As a nominee for the Supreme Court in 2005, Samuel Alito privately assured Sen. Ted Kennedy (D-Massachusetts) that he wouldn’t seek to undo abortion rights protections that were established in the 1973 Roe v. Wade decision, excerpts from the late senator’s diary reveal.
The passages from Kennedy’s diary were published in The New York Times this week to promote a new book titled “Ted Kennedy: A Life,” written by biographer John Farrell.
According to what Kennedy wrote after meeting with Alito, who was courting him and other senators after being nominated by former President George W. Bush, Alito said he was a “believer in precedents.”
“I recognize there is a right to privacy. I think it’s settled,” Alito told Kennedy, referring to the underlying arguments that established abortion protections within Roe.
Kennedy was skeptical, however, and asked Alito about an anti-abortion memo he wrote while working for the Reagan administration. Alito assured Kennedy that his views in the 1980s didn’t reflect his current ones, and that he had written the memo while seeking a promotion.
“I was a younger person. I’ve matured a lot,” Alito said.
Unpersuaded, Kennedy went on to vote against Alito’s confirmation. If the nominee could change his views in order to get a promotion, the late senator wrote, he could not trust that his views on the right to abortion would remain consistent.
Kennedy’s concerns were prescient — 16 years after making similar statements about Roe to the Senate in his confirmation hearings (calling the ruling “important precedent of the Supreme Court”), the Supreme Court justice would pen the majority opinion in the case that dismantled federal abortion protections, claiming that Roe was “egregiously wrong from the start” — a sentiment that the vast majority of Americans disagree with.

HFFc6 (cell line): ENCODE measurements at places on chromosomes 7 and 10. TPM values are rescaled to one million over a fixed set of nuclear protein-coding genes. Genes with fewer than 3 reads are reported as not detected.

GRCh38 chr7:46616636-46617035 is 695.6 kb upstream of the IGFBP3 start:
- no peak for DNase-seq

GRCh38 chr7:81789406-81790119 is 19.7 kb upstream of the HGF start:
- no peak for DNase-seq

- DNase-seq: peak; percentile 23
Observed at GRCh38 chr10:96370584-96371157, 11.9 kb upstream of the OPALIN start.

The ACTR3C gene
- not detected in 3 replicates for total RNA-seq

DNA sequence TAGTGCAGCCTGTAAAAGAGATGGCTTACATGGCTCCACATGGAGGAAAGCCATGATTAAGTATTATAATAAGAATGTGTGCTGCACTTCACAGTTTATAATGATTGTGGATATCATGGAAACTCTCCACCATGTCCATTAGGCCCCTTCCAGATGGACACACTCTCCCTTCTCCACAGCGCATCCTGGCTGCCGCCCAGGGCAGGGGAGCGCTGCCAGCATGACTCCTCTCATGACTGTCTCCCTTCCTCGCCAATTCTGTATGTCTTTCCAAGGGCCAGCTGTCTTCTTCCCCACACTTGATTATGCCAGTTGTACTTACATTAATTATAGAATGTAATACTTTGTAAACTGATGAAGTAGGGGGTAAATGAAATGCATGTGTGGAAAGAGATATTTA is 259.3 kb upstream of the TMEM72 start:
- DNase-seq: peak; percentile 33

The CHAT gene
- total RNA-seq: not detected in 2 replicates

Alito’s ruling was littered with selective reasoning. He claimed, for example, that abortion “is not deeply rooted in the nation’s history and tradition,” when in fact, abortion was practiced for many years in the U.S. before states began restricting the practice in the late 1800s.
Alito also attacked the right to privacy in his ruling, contradicting his statement to Kennedy that he recognized the right as real.
Critics condemned the sitting justice of the High Court after news of his deception was published.
“So as a younger attorney he ‘lied to his bosses to get a promotion’ and 20 years later he lied to Kennedy and the Senate to…get a promotion,” writer and filmmaker Andy Ostroy said on Twitter. “Alito is a despicable ethically-bankrupt liar.”
“Unlike Susan Collins, Ted Kennedy understood what these guys were peddling and how [fundamentally] dishonest they were,” said Washington Post columnist Jennifer Rubin.
“Ted Kennedy’s diaries prove again that Samuel Alito is a liar, an activist Justice with an agenda and a disgrace to a delegitimized Supreme Court,” said public opinion researcher Fernand Amandi.